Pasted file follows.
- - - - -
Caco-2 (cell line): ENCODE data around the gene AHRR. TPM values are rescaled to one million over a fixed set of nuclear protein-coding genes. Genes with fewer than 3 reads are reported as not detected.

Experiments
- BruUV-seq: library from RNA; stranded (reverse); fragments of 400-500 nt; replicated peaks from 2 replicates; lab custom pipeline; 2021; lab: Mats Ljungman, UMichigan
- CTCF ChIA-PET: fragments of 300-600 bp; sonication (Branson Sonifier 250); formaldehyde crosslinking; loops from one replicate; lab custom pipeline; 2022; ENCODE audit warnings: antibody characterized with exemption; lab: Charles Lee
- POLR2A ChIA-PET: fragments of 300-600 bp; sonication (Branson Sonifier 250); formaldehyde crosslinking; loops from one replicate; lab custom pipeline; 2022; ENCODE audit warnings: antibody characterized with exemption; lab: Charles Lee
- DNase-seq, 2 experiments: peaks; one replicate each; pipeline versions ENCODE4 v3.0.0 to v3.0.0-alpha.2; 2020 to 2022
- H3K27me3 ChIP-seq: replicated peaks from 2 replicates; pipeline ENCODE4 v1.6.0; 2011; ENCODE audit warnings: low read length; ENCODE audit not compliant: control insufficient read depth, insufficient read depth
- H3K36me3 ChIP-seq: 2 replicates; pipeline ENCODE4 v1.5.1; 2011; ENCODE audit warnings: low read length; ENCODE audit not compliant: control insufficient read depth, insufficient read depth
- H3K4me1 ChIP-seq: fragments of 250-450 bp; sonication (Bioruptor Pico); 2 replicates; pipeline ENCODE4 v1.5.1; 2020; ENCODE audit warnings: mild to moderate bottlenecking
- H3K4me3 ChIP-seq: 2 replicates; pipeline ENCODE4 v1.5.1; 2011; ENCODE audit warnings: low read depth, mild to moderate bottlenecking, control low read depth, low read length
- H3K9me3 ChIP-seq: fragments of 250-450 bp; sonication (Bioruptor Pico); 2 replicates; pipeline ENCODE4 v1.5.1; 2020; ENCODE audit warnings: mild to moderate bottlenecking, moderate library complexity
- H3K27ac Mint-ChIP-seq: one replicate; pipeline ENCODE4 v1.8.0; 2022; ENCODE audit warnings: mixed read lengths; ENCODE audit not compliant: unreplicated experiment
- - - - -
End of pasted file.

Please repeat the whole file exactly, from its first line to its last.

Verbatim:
Caco-2 (cell line): ENCODE data around the gene AHRR. TPM values are rescaled to one million over a fixed set of nuclear protein-coding genes. Genes with fewer than 3 reads are reported as not detected.

Experiments
- BruUV-seq: library from RNA; stranded (reverse); fragments of 400-500 nt; replicated peaks from 2 replicates; lab custom pipeline; 2021; lab: Mats Ljungman, UMichigan
- CTCF ChIA-PET: fragments of 300-600 bp; sonication (Branson Sonifier 250); formaldehyde crosslinking; loops from one replicate; lab custom pipeline; 2022; ENCODE audit warnings: antibody characterized with exemption; lab: Charles Lee
- POLR2A ChIA-PET: fragments of 300-600 bp; sonication (Branson Sonifier 250); formaldehyde crosslinking; loops from one replicate; lab custom pipeline; 2022; ENCODE audit warnings: antibody characterized with exemption; lab: Charles Lee
- DNase-seq, 2 experiments: peaks; one replicate each; pipeline versions ENCODE4 v3.0.0 to v3.0.0-alpha.2; 2020 to 2022
- H3K27me3 ChIP-seq: replicated peaks from 2 replicates; pipeline ENCODE4 v1.6.0; 2011; ENCODE audit warnings: low read length; ENCODE audit not compliant: control insufficient read depth, insufficient read depth
- H3K36me3 ChIP-seq: 2 replicates; pipeline ENCODE4 v1.5.1; 2011; ENCODE audit warnings: low read length; ENCODE audit not compliant: control insufficient read depth, insufficient read depth
- H3K4me1 ChIP-seq: fragments of 250-450 bp; sonication (Bioruptor Pico); 2 replicates; pipeline ENCODE4 v1.5.1; 2020; ENCODE audit warnings: mild to moderate bottlenecking
- H3K4me3 ChIP-seq: 2 replicates; pipeline ENCODE4 v1.5.1; 2011; ENCODE audit warnings: low read depth, mild to moderate bottlenecking, control low read depth, low read length
- H3K9me3 ChIP-seq: fragments of 250-450 bp; sonication (Bioruptor Pico); 2 replicates; pipeline ENCODE4 v1.5.1; 2020; ENCODE audit warnings: mild to moderate bottlenecking, moderate library complexity
- H3K27ac Mint-ChIP-seq: one replicate; pipeline ENCODE4 v1.8.0; 2022; ENCODE audit warnings: mixed read lengths; ENCODE audit not compliant: unreplicated experiment